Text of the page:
Naturespeak A naturalist's view of the world

September 19, 2011

Pocket Squirrel

Filed under: Uncategorized — wykes @ 9:19 pm

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It’s not my usual style to focus on “pets” because this is a nature – as in wild – oriented blog. My recent introduction to Velcro, however, forced my hand. First of all, because he was a rescued wild orphan, he was not technically a pet and I am not in danger of denying any of my card-carrying naturalist instincts. Secondly, Velcro may be the only one of his kind you will ever see. This means it is my duty to present him to you. In truth, I was actually swayed by the totally unprofessional and unmanly urge to declare “Awww, how adorable” when in his presence. This is one cute little creature and I will not allow myself to be the sole victim of his allure. Who is Velcro? He is a Southern flying Squirrel.

Discovered as an orphan some months ago, this miniature mammal was put under the care of the interpretive staff at the Stoney Creek Nature Center (one of the other parks in “my” Huron Clinton Metropark system). Under their able care he has blossomed into a healthy six month old flying squirrel. To describe him as active would not do him justice. Out of the cage and into the hands of his human handler, Velcro freely skitters up the arm and eventually down into the pant pocket of Supervising Interpreter Doug Spiller. There he pokes out his head and waits for a finger massage behind the ear. After this therapeutic repast, he’s back up on Doug’s outstretched hand. From that high perch he rocked his head back and forth in order to judge the distance to the next human standing in the room (see below) and then launched into the air . We were his trees and he was a flying squirrel, after-all. Anyone within six feet was a potential tree.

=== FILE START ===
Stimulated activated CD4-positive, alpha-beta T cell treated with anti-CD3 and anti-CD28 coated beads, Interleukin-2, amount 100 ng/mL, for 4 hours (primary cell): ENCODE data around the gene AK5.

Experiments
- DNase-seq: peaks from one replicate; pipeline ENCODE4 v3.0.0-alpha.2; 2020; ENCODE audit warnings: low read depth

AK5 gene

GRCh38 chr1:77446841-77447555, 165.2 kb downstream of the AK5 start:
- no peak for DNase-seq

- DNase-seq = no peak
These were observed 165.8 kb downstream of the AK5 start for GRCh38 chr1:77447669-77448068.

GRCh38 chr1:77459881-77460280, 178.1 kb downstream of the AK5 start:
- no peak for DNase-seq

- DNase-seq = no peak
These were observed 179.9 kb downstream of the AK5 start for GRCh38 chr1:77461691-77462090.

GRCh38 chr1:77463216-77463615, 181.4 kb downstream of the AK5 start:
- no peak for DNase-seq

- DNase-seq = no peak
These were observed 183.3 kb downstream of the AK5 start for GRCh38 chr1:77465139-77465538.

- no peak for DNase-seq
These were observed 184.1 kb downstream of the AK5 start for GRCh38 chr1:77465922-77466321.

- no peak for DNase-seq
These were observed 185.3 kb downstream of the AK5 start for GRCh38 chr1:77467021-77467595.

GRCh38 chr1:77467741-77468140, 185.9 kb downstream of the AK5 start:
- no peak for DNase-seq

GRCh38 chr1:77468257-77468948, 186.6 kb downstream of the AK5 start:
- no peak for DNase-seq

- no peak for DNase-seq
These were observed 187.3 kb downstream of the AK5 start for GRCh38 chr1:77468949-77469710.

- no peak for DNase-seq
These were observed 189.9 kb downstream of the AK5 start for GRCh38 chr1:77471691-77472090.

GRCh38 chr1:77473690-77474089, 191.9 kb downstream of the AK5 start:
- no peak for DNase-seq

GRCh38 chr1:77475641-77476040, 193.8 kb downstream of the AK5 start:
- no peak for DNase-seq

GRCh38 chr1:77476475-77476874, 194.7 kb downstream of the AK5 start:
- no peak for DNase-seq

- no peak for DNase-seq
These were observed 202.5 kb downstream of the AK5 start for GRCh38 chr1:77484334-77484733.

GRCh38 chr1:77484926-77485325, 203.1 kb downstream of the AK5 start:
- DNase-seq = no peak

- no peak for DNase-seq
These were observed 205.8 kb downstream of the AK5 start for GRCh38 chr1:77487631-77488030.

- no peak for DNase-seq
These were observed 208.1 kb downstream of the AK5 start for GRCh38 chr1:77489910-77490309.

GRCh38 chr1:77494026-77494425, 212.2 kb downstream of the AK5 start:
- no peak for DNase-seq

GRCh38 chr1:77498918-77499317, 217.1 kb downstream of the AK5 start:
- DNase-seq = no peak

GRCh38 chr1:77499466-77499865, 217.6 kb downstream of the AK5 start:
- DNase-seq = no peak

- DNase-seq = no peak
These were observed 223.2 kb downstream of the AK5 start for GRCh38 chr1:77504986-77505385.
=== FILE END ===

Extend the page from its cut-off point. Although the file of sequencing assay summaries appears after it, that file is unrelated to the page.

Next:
I became the landing pad on that first jump but the squirrel soon bored of me (that kind of thing often happens to me). He sought out the company of the all other human trees in the room before finally settling on one of my fellow interpreters, Julie.  She cheated, of course. Julie offered a fresh acorn in her outstretched hand and Velcro could not pass up such a prize. He worked on that acorn for the remainder of our visit. Fortunately, Julie’s ploy served to settle the thing down so that I could take some focused shots.

This was his first acorn, but he went at it like a pro – first popping off the cap and then proceeding to gouge out the meat. Doug mentioned that, even though he doesn’t eat them, Velcro has been in the habit of destroying pencil erasers in a like fashion. “There is not a pencil in this place that is safe” he quiped. We all laughed. Velcro had us in such a state of amazement that we lost sight of the fact that this animal could pee in our mouths at any moment (but that too would have been considered a cute thing, wouldn’t it?).